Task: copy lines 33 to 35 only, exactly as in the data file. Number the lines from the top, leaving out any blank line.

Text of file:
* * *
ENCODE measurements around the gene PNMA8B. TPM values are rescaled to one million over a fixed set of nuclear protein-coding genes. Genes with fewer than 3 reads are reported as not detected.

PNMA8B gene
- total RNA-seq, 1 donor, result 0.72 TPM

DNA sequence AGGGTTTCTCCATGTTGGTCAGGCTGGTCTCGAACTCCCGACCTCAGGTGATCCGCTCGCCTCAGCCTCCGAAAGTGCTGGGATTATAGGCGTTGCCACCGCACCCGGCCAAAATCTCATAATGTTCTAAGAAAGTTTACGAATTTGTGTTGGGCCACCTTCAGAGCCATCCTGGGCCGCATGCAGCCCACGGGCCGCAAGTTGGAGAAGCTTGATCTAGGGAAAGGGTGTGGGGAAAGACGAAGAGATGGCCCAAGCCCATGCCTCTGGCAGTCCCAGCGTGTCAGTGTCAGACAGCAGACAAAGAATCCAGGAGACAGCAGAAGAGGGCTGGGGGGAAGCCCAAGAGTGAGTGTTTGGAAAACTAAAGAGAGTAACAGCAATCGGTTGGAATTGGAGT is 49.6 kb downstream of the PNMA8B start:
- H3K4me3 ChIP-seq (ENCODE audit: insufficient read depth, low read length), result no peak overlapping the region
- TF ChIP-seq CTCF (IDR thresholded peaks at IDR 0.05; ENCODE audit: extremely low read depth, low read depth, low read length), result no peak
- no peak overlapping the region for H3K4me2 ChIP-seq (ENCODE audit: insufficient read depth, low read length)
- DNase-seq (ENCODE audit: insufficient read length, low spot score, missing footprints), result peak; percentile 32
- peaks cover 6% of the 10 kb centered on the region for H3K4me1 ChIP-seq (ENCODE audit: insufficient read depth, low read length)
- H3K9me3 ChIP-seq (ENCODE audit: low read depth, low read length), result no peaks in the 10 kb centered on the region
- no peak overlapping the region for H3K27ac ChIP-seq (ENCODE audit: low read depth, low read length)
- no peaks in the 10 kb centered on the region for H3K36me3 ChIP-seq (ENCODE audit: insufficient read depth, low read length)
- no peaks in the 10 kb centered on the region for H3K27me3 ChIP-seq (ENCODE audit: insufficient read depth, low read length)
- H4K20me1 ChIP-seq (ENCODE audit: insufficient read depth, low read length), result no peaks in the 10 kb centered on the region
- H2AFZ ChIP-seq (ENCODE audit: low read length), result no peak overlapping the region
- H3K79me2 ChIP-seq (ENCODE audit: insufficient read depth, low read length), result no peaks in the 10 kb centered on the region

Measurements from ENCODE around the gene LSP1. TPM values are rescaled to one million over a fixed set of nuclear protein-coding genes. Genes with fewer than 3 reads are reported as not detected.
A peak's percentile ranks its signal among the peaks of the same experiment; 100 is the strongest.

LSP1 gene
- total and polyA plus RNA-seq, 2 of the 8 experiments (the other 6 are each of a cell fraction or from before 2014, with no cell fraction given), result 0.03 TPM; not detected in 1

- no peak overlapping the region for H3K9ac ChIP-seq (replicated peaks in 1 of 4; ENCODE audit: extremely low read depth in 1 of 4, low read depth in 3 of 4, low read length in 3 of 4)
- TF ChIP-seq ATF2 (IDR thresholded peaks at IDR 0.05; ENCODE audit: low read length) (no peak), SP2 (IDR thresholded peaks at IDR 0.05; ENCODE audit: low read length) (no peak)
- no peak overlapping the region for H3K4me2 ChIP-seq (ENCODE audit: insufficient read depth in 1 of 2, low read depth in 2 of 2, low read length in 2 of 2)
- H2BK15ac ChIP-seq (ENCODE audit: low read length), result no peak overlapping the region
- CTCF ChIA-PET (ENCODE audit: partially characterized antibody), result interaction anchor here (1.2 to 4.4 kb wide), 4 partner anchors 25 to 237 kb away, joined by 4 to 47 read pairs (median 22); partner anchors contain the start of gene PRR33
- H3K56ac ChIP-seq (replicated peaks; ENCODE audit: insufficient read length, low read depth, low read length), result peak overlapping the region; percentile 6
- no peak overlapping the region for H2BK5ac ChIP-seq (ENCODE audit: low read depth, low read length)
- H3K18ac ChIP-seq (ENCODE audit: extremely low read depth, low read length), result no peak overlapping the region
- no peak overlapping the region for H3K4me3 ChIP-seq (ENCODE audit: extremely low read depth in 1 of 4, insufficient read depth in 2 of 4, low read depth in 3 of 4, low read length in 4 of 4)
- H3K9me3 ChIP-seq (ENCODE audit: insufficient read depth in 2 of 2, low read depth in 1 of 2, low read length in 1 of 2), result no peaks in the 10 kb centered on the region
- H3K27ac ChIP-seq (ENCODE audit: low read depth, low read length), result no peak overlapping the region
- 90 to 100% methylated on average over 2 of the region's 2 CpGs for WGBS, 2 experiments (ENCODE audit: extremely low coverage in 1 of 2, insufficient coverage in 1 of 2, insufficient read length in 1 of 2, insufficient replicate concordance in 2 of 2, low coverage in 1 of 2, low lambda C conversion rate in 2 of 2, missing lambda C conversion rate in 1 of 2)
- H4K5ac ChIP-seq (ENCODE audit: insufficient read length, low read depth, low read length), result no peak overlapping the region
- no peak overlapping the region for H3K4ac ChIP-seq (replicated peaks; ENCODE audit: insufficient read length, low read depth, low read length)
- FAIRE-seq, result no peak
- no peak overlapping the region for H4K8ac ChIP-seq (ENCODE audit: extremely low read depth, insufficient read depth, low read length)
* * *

- H4K5ac ChIP-seq (ENCODE audit: insufficient read length, low read depth, low read length), result no peak overlapping the region
- no peak overlapping the region for H3K4ac ChIP-seq (replicated peaks; ENCODE audit: insufficient read length, low read depth, low read length)
- FAIRE-seq, result no peak